The Chestnut Forum

Topic Options
#1386 - 01/11/17 10:47 PM Tree spacing
Tuffstonefarms Offline
Member

Registered: 01/10/17
Posts: 2
Loc: Oregon
Anyone have experience with older orchards planted on narrow spacing? 20 x 10 or narrower? Everyone seems to agree that trees need more room as they get older, but most other fruit or nut trees seem to be trending toward higher density.
_________________________
oregon grower

Top
#1387 - 01/12/17 11:09 AM Re: Tree spacing [Re: Tuffstonefarms]
Carolyn Young Offline
Member

Registered: 11/29/01
Posts: 304
Loc: Ridgefield, WA USA
We planted on 25' centers in '99. Looking back we would have gone with 30'. Production per tree would have increased and required pruning decreased.
_________________________
Carolyn Young
Allen Creek Farm

Top
#1405 - 05/20/17 09:40 AM Re: Tree spacing [Re: Tuffstonefarms]
Mike Nave Offline
Member

Registered: 10/06/05
Posts: 72
Loc: Elverta, CA, USA
Most fruit trees are workable with higher density. Chestnuts are usually not, because they are much more vigorous, unless you are growing selected varieties of Chinese nuts and intentionally keeping them dwarfish by yearly pruning. 20 x 10 would be a really bad idea if growing European trees in Oregon.
_________________________
Mike Nave

Top
#1407 - 05/24/17 12:47 AM Re: Tree spacing [Re: Tuffstonefarms]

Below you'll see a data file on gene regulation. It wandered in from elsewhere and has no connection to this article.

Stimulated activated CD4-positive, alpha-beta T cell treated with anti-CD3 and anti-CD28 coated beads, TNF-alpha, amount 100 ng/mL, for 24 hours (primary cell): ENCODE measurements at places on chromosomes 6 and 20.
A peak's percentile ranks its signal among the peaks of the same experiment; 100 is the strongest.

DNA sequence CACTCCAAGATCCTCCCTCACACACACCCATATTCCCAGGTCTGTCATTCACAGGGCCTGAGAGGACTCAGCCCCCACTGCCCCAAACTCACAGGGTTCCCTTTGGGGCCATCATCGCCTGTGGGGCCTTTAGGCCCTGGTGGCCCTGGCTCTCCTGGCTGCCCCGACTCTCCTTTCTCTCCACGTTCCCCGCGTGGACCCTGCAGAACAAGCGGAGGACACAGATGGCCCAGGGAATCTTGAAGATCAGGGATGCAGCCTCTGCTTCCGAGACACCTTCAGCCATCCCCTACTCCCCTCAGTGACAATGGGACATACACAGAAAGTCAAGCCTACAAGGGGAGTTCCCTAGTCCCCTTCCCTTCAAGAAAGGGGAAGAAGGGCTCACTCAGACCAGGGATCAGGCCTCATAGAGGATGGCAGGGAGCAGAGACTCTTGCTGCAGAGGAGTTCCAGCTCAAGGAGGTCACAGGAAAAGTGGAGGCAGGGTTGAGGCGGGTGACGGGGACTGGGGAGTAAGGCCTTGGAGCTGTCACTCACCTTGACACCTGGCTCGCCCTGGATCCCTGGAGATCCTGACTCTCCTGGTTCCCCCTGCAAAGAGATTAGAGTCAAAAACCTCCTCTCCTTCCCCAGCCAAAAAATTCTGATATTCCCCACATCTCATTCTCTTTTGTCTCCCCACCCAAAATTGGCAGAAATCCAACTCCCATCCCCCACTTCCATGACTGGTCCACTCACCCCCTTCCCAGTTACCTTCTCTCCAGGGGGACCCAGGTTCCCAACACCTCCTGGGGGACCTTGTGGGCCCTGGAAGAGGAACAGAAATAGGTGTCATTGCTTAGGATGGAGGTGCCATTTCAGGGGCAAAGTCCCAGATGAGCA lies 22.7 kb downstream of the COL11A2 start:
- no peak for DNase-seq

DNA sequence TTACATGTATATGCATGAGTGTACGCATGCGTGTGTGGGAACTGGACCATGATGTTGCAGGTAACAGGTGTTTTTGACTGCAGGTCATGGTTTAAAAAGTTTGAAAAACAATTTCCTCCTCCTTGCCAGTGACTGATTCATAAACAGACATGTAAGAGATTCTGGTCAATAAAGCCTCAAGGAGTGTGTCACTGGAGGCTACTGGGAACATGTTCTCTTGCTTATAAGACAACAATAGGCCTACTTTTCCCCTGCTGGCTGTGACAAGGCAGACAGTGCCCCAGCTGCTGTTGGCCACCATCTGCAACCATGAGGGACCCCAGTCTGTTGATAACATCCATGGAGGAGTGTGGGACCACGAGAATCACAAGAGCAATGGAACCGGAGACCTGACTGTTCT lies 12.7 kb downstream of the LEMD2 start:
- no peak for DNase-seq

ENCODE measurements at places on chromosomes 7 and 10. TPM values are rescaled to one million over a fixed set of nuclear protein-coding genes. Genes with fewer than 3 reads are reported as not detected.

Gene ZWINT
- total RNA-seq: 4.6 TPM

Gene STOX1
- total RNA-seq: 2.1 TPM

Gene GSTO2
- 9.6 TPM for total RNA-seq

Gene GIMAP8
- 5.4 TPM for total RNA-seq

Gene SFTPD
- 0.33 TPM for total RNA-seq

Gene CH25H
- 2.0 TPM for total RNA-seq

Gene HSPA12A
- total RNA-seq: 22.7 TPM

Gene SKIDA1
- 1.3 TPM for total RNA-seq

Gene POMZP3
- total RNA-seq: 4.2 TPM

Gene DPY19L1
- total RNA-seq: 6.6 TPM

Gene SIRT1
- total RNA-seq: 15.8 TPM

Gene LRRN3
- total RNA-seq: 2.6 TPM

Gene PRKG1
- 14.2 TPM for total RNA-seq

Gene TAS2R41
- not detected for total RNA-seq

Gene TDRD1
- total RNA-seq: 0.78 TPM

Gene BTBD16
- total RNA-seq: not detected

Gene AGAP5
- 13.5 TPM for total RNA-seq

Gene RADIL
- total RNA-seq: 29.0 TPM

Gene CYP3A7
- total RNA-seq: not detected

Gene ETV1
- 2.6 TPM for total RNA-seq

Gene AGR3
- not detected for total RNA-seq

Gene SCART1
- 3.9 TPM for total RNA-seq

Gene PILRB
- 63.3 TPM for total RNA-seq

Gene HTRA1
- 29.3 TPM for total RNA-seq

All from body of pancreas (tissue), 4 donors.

Foster Offline
Member

Registered: 12/02/01
Posts: 53
Loc: Portland,OR. USA
Mike is absolutely correct. Growing chestnut in an orchard setting is not like most other tree crops. Its more like trying to tame the wild beast. Partly as chestnuts are typically grown on standard seedling rootstock rather than dwarfing clones (as with other tree crops), but also because most just want to be big trees. On many sites even with broad spacing, regular pruning to maintain large fruit size will also be necessary. That becomes more of a chore as the tree grows in height. In Oregon at 15 years, 40x40ft. spacing might be necessary to maximize production. That means if you start with a minimum of 20x20ft. (as I did over 20 years ago) you may need to remove 75% of your trees by year 15 or so, or massively prune and downsize them annually going forward. Choosing the best starting spacing in a given circumstance is not an easy or exact choice.

Top
#1408 - 05/24/17 01:23 AM Re: Tree spacing [Re: Tuffstonefarms]
Foster Offline
Member

Registered: 12/02/01
Posts: 53
Loc: Portland,OR. USA
I should add that tight spacing and a scenario of annual massive pruning can have downsides. Crowded trees and shading obviously diminish production and may promote disease. With many cultivars, hard pruning every year will favor shoot growth over fruit production. So... trying to to keep tight trees within limits of
spacing may lead to a vigorous new growth, but not much production.

Top



Copyright 2001-2017
C. A. Young, Battle Ground, WA